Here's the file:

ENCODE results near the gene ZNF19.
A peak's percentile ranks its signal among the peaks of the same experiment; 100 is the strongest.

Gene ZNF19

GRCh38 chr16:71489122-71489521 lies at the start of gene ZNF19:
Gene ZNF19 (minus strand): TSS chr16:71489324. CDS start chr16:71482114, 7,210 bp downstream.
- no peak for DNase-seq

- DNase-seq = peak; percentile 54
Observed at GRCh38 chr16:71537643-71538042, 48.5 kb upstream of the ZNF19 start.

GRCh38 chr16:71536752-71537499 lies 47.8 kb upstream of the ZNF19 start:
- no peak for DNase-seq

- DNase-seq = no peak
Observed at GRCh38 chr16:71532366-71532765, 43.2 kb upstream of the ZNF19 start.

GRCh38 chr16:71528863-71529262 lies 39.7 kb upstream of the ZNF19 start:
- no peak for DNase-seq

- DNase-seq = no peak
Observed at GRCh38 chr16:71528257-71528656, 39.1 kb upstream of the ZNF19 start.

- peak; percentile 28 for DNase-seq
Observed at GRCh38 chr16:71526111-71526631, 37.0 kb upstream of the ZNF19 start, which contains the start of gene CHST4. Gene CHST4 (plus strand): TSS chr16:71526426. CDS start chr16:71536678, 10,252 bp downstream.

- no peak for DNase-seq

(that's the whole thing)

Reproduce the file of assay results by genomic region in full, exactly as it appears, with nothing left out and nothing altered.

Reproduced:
ENCODE results near the gene ZNF19.
A peak's percentile ranks its signal among the peaks of the same experiment; 100 is the strongest.

Gene ZNF19

GRCh38 chr16:71489122-71489521 lies at the start of gene ZNF19:
Gene ZNF19 (minus strand): TSS chr16:71489324. CDS start chr16:71482114, 7,210 bp downstream.
- no peak for DNase-seq

- DNase-seq = peak; percentile 54
Observed at GRCh38 chr16:71537643-71538042, 48.5 kb upstream of the ZNF19 start.

GRCh38 chr16:71536752-71537499 lies 47.8 kb upstream of the ZNF19 start:
- no peak for DNase-seq

- DNase-seq = no peak
Observed at GRCh38 chr16:71532366-71532765, 43.2 kb upstream of the ZNF19 start.

GRCh38 chr16:71528863-71529262 lies 39.7 kb upstream of the ZNF19 start:
- no peak for DNase-seq

- DNase-seq = no peak
Observed at GRCh38 chr16:71528257-71528656, 39.1 kb upstream of the ZNF19 start.

- peak; percentile 28 for DNase-seq
Observed at GRCh38 chr16:71526111-71526631, 37.0 kb upstream of the ZNF19 start, which contains the start of gene CHST4. Gene CHST4 (plus strand): TSS chr16:71526426. CDS start chr16:71536678, 10,252 bp downstream.

- no peak for DNase-seq